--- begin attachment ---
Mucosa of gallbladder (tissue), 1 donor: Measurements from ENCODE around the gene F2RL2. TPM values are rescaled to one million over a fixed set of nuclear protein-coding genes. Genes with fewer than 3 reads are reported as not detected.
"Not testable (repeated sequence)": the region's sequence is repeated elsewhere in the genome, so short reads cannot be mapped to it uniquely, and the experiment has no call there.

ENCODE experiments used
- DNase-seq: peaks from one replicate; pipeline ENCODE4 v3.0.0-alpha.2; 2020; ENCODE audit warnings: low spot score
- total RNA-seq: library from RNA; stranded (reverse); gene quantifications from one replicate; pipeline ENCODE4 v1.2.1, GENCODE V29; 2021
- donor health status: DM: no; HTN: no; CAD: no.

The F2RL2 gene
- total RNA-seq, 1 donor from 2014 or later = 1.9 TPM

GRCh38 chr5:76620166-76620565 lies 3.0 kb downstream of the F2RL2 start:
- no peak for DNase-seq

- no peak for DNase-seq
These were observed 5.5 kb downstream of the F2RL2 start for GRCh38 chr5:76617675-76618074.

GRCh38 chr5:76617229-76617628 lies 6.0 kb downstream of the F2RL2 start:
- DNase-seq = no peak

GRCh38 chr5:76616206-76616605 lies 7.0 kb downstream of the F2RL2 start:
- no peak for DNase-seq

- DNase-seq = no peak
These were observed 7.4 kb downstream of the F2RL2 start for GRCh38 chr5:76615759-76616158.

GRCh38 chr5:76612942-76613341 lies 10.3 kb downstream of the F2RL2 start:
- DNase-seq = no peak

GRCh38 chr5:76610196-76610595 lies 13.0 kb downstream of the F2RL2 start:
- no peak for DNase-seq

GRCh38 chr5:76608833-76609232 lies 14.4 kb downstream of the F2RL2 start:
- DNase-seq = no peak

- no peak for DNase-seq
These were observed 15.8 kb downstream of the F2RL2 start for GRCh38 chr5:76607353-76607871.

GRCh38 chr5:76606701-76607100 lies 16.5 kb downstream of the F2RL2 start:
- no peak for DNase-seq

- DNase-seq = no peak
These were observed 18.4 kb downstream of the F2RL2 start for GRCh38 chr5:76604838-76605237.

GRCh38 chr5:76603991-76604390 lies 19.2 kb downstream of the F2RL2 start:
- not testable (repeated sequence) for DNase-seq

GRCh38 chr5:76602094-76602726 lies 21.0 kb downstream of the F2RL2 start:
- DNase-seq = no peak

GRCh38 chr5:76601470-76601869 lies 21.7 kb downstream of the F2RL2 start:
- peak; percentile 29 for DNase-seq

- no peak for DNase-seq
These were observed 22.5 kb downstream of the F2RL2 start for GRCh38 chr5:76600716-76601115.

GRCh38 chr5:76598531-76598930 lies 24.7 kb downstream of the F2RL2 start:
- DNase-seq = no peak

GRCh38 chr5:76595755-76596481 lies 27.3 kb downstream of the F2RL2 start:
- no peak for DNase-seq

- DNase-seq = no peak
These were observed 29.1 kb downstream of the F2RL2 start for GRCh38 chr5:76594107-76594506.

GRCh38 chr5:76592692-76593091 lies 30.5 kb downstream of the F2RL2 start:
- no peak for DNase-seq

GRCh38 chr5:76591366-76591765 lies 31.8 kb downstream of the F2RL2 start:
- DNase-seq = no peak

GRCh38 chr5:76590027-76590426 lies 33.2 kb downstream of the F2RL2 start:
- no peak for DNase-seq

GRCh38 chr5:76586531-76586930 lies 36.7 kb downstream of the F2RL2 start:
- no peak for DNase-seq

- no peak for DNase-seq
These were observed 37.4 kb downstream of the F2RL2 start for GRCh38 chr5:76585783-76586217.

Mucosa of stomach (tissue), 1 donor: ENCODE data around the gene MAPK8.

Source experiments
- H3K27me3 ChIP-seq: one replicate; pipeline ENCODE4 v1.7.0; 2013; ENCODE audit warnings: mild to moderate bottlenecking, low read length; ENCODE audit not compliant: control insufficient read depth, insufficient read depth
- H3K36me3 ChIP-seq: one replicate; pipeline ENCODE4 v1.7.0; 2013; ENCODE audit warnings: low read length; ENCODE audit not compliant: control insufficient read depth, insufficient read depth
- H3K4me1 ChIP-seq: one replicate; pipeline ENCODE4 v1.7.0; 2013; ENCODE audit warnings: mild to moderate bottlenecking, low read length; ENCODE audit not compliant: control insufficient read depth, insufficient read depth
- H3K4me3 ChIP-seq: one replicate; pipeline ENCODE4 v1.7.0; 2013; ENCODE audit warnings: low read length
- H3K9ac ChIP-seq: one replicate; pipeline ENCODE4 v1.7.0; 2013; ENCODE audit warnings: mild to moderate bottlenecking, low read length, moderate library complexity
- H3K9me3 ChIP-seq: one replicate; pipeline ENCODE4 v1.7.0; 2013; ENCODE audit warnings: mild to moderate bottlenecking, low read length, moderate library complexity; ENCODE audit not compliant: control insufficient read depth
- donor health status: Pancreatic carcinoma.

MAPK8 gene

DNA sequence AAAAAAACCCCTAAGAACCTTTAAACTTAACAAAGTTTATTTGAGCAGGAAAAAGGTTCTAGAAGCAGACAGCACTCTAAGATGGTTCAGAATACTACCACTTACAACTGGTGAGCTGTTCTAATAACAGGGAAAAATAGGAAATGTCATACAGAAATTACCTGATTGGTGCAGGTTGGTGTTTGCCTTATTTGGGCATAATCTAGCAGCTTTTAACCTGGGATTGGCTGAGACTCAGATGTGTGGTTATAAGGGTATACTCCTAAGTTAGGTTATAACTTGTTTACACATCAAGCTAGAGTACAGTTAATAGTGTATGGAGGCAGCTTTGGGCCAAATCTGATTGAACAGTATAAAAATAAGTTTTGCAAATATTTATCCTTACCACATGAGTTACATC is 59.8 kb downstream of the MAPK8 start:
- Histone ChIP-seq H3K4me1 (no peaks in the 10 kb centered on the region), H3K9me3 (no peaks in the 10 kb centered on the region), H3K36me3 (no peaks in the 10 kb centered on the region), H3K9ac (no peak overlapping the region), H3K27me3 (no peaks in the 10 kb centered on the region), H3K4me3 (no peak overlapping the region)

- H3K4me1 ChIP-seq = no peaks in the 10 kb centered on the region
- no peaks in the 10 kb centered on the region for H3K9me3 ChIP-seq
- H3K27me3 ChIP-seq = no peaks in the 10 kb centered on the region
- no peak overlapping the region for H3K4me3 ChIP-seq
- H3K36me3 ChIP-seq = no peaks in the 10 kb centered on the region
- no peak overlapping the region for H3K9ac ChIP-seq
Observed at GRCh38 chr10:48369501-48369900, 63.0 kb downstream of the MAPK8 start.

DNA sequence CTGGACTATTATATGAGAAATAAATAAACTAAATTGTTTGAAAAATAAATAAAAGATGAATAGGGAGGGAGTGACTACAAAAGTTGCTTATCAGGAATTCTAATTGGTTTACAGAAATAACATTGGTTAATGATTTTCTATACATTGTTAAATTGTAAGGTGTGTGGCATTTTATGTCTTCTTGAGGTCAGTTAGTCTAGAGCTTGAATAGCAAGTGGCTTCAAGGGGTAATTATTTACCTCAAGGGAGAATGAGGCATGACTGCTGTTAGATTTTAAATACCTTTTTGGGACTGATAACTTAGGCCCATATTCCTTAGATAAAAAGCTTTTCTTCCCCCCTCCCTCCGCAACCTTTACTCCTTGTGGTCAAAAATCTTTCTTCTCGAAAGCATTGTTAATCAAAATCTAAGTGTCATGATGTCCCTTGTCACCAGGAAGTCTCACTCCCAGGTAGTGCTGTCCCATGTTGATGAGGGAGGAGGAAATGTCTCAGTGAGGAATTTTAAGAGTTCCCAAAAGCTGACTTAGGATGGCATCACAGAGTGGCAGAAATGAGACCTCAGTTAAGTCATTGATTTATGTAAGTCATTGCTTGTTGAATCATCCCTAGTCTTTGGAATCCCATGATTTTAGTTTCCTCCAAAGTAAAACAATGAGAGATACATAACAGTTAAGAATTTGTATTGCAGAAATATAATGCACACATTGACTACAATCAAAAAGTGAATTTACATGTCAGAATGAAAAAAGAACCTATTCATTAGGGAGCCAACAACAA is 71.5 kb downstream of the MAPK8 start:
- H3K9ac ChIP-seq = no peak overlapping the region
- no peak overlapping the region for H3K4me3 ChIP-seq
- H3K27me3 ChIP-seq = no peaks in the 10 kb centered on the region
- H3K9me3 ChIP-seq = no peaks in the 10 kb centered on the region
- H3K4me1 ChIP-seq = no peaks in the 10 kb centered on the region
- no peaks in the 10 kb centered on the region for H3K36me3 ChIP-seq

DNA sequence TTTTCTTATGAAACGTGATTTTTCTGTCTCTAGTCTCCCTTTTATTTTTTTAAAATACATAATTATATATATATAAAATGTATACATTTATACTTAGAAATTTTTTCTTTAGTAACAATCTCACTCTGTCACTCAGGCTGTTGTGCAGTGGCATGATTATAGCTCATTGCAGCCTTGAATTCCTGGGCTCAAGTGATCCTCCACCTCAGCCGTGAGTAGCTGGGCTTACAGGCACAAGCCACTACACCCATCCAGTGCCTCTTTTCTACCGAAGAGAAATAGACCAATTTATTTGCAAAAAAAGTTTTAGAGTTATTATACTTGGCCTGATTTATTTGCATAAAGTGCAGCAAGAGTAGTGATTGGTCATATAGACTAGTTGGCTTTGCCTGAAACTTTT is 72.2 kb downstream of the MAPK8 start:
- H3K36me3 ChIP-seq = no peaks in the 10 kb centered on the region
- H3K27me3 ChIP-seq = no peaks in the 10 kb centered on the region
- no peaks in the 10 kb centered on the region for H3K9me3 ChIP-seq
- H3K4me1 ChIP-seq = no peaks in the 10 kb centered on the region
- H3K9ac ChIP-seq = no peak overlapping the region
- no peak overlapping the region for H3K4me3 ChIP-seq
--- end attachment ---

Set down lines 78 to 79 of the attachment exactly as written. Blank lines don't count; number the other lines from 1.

- H3K9me3 ChIP-seq = no peaks in the 10 kb centered on the region
- H3K4me1 ChIP-seq = no peaks in the 10 kb centered on the region